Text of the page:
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Re: Watering

Post  Bart on 6/29/2016, 5:59 pm

okay
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Re: Watering

Post  Mikesgardn on 6/29/2016, 9:39 pm

Good question.  I live in Maryland, and our summers are hot.  My wife and I both work, so we don't have much time.   So for years, I would go out every morning before work and water my garden with a hose nozzle.  I was rushed.  On really hot days, the plants would wilt by the time I got home, so I would also water the garden after I got home.  My garden did fairly well.    So, yes, you can't water Mel's mix too much.  However, I did have problems with downy mildew disease and other things.  So this year, I decided to follow the advice of a fellow gardener who said to only water your garden if your plants are wilting IN THE MORNING.  So far so good!
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Re: Watering

Post  CapeCoddess on 6/23/2017, 10:05 am

For those of us who sometimes have to resort to hose watering with city water, I've been using a hose filter that's not too expensive and I think lasts my full growing season.  

Camco 40045 TastePURE KDF Water Filter
https://www.amazon.com/gp/product/B0024E6V30/ref=oh_aui_detailpage_o01_s00?ie=UTF8&psc=1

I keep it in the fridge between uses.  I'm not sure how good it is but it makes me feel better using it.   Wink  

Anyone know how to go about testing it a few times over the season?  My city water doesn't reek or taste off so that won't help.

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Re: Watering

Post  Robbomb116 on 6/23/2017, 10:32 am

Actually, I'm forced to use city water, and I know our water is treated with chloramine. Almost all of the water from my garden has come from city water because of our drought.   I wonder if maybe that why things are struggling thus spring.  I'm not too worried about the chloramine affecting the plants directly... But potentially the microbes, affecting the soil web.  Perhaps I should invest in a filter.
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Re: Watering

Post  yolos on 6/23/2017, 10:59 am

Do these filters remove Chloramine.  Some city water systems use chloramine.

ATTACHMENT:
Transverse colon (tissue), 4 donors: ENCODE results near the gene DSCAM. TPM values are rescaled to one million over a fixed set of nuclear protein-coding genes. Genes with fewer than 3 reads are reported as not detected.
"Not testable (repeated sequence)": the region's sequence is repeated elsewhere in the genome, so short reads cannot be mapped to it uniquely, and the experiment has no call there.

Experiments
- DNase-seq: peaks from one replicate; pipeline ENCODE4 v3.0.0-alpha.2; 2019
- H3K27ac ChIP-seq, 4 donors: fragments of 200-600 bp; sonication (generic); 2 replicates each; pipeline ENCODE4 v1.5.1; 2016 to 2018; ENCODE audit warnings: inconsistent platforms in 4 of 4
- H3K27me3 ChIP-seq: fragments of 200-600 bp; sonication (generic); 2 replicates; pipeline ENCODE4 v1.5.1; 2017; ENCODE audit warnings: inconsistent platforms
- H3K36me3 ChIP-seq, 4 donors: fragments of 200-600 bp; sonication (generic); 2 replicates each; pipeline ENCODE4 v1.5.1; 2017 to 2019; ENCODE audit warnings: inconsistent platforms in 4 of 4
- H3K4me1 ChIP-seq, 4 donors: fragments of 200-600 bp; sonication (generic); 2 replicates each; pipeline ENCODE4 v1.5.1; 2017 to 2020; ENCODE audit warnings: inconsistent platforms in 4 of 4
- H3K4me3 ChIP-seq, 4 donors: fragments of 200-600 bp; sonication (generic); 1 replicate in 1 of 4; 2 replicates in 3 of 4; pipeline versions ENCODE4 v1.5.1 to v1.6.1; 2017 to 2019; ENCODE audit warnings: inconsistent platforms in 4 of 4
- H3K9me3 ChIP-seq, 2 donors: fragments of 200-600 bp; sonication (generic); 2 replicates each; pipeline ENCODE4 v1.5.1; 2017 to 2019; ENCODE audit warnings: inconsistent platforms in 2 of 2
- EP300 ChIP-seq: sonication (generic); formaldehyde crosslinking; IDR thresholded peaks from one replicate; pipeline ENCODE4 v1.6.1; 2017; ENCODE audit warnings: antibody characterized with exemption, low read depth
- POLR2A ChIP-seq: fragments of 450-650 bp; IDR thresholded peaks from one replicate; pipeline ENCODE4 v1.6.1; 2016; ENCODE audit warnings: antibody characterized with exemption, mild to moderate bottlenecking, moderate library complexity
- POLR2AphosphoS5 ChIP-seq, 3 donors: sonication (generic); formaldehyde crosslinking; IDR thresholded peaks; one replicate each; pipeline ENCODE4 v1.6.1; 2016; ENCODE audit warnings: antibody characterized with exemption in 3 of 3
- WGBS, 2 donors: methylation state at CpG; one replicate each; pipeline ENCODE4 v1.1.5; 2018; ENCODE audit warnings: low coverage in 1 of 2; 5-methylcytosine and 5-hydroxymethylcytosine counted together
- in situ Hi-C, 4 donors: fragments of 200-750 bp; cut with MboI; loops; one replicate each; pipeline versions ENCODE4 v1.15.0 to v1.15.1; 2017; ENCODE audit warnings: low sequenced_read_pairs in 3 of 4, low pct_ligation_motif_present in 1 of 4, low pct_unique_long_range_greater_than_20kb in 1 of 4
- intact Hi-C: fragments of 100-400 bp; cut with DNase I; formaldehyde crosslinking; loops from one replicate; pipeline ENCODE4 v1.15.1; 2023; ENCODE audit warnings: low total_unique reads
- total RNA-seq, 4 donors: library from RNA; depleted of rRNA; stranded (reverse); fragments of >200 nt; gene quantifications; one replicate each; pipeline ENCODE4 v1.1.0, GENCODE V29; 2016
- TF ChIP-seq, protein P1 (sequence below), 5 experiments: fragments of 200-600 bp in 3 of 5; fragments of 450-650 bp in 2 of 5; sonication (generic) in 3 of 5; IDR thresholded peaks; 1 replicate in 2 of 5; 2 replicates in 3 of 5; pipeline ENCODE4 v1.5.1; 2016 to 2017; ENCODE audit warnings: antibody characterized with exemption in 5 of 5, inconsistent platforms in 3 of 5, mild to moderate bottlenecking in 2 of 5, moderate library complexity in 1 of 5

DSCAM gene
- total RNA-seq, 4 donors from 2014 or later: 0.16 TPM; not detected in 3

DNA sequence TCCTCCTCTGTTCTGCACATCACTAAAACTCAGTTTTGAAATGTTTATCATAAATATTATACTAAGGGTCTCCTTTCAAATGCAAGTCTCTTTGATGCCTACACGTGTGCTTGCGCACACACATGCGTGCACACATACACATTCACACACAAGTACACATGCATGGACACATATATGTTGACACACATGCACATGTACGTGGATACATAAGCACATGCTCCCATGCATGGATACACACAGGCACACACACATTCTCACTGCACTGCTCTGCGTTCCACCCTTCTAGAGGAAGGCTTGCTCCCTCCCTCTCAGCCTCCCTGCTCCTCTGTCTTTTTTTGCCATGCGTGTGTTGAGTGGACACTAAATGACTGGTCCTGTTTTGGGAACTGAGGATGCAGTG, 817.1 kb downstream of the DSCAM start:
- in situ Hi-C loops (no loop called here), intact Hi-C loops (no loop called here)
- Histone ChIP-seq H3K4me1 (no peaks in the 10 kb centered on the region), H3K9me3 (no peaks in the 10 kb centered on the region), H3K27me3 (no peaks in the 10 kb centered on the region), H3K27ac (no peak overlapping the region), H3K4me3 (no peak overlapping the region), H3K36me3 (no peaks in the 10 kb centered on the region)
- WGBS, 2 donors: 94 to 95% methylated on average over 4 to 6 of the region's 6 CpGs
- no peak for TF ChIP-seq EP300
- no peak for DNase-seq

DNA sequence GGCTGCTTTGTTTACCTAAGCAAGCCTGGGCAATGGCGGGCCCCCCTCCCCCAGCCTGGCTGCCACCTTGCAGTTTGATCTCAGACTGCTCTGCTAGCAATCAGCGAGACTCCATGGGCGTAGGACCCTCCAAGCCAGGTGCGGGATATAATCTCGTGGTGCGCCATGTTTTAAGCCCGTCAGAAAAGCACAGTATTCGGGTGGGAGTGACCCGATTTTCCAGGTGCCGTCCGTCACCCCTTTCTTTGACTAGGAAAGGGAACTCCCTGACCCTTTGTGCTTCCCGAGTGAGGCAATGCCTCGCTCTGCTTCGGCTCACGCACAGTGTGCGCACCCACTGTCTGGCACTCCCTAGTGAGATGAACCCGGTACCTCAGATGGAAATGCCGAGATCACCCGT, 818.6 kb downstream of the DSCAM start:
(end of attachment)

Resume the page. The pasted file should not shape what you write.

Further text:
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Re: Watering

Post  CapeCoddess on 6/23/2017, 12:37 pm

@yolos wrote:Do these filters remove Chloramine.  Some city water systems use chloramine.

I don't think so.  But this one reduces chloramine:

Camco 40691 GardenPURE Carbon Water Filter
https://www.amazon.com/Camco-40691-GardenPURE-Carbon-Filter/dp/B00G2586NK/ref=sr_1_1?ie=UTF8&qid=1498234769&sr=8-1&keywords=camco+GardenPure+filter

I don't have chloramine in my city water so can use the other one.
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RE: Wattering

Post  newbeone on 6/23/2017, 1:01 pm

Since I'm retired and I enjoy gardening I go along with Mell and hand water using a water can, I catch rain water in connected barrels and use that, it hasn't rained in the last twenty days so I'm getting low so when I have to use tap water I fill a two of my barrels and then let it set for two days to let the sun bleach out the choline or what ever there using.
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Re: Watering

Post  trolleydriver on 6/23/2017, 8:16 pm

I received this "10 Smart Watering Tips for Your Vegetable Garden" video in an email from the Old Farmer's Almanac today. Looks like there is some SFG going on as well.

https://www.youtube.com/watch?v=HdCII3wJ50s&list=PL3VEy0_tuFgSA596wd13Ka2UfA3Pw0S1s&index=1

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Re: Watering

Post  Kelejan on 6/24/2017, 12:47 am

@newbeone wrote:Since I'm retired and I enjoy gardening I go along with Mell and hand water using a water can, I catch rain water in connected barrels and use that, it hasn't rained in the last twenty days so I'm getting low so when I have to use tap water I fill a two of my barrels and then let it set for two days to let the sun bleach out the choline or what ever there using.

I also hand water my SFG beds and potted containers.  I have several five-gallon containers and fill them from the hose-pipe and also let them stand for a day so that they are air temperature and the young plants do not get cold water from the garden hose.